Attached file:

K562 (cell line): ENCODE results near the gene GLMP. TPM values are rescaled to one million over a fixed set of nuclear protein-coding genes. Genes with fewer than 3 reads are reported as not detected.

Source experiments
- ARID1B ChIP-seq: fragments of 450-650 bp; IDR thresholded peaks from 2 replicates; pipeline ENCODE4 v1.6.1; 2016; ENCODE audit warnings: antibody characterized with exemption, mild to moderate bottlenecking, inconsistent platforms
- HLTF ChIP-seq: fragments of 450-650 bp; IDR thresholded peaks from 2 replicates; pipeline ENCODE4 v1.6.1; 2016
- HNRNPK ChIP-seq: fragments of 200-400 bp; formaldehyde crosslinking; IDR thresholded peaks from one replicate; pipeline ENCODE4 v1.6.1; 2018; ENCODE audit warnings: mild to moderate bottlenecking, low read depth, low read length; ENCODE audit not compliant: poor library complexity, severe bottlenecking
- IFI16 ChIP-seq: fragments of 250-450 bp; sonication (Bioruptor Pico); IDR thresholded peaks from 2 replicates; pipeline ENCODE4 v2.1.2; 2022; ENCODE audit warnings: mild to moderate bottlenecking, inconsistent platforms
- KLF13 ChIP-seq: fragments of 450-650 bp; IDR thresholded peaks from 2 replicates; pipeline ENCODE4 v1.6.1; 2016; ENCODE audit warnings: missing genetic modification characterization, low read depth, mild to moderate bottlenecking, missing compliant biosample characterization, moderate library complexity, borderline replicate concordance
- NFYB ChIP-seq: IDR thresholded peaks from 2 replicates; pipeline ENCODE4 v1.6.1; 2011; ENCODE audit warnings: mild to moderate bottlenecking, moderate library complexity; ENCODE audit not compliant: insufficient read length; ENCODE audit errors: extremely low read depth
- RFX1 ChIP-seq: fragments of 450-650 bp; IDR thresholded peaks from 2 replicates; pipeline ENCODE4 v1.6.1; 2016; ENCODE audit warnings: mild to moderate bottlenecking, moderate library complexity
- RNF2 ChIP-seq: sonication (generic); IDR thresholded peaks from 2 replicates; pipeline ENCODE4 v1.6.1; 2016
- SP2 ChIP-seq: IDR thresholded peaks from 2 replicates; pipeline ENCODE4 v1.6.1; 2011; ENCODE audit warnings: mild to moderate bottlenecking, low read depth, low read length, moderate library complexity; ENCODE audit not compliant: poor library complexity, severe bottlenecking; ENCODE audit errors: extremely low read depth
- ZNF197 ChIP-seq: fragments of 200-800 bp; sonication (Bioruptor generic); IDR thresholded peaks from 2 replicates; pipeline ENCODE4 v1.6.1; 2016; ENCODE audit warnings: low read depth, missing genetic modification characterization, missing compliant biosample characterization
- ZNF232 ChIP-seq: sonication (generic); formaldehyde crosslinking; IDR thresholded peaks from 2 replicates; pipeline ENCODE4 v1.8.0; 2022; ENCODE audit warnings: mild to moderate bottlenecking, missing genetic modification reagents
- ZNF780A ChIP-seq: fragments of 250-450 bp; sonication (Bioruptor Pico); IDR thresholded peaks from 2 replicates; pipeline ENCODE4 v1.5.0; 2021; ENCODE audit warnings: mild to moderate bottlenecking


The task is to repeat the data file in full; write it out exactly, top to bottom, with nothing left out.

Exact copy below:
K562 (cell line): ENCODE results near the gene GLMP. TPM values are rescaled to one million over a fixed set of nuclear protein-coding genes. Genes with fewer than 3 reads are reported as not detected.

Source experiments
- ARID1B ChIP-seq: fragments of 450-650 bp; IDR thresholded peaks from 2 replicates; pipeline ENCODE4 v1.6.1; 2016; ENCODE audit warnings: antibody characterized with exemption, mild to moderate bottlenecking, inconsistent platforms
- HLTF ChIP-seq: fragments of 450-650 bp; IDR thresholded peaks from 2 replicates; pipeline ENCODE4 v1.6.1; 2016
- HNRNPK ChIP-seq: fragments of 200-400 bp; formaldehyde crosslinking; IDR thresholded peaks from one replicate; pipeline ENCODE4 v1.6.1; 2018; ENCODE audit warnings: mild to moderate bottlenecking, low read depth, low read length; ENCODE audit not compliant: poor library complexity, severe bottlenecking
- IFI16 ChIP-seq: fragments of 250-450 bp; sonication (Bioruptor Pico); IDR thresholded peaks from 2 replicates; pipeline ENCODE4 v2.1.2; 2022; ENCODE audit warnings: mild to moderate bottlenecking, inconsistent platforms
- KLF13 ChIP-seq: fragments of 450-650 bp; IDR thresholded peaks from 2 replicates; pipeline ENCODE4 v1.6.1; 2016; ENCODE audit warnings: missing genetic modification characterization, low read depth, mild to moderate bottlenecking, missing compliant biosample characterization, moderate library complexity, borderline replicate concordance
- NFYB ChIP-seq: IDR thresholded peaks from 2 replicates; pipeline ENCODE4 v1.6.1; 2011; ENCODE audit warnings: mild to moderate bottlenecking, moderate library complexity; ENCODE audit not compliant: insufficient read length; ENCODE audit errors: extremely low read depth
- RFX1 ChIP-seq: fragments of 450-650 bp; IDR thresholded peaks from 2 replicates; pipeline ENCODE4 v1.6.1; 2016; ENCODE audit warnings: mild to moderate bottlenecking, moderate library complexity
- RNF2 ChIP-seq: sonication (generic); IDR thresholded peaks from 2 replicates; pipeline ENCODE4 v1.6.1; 2016
- SP2 ChIP-seq: IDR thresholded peaks from 2 replicates; pipeline ENCODE4 v1.6.1; 2011; ENCODE audit warnings: mild to moderate bottlenecking, low read depth, low read length, moderate library complexity; ENCODE audit not compliant: poor library complexity, severe bottlenecking; ENCODE audit errors: extremely low read depth
- ZNF197 ChIP-seq: fragments of 200-800 bp; sonication (Bioruptor generic); IDR thresholded peaks from 2 replicates; pipeline ENCODE4 v1.6.1; 2016; ENCODE audit warnings: low read depth, missing genetic modification characterization, missing compliant biosample characterization
- ZNF232 ChIP-seq: sonication (generic); formaldehyde crosslinking; IDR thresholded peaks from 2 replicates; pipeline ENCODE4 v1.8.0; 2022; ENCODE audit warnings: mild to moderate bottlenecking, missing genetic modification reagents
- ZNF780A ChIP-seq: fragments of 250-450 bp; sonication (Bioruptor Pico); IDR thresholded peaks from 2 replicates; pipeline ENCODE4 v1.5.0; 2021; ENCODE audit warnings: mild to moderate bottlenecking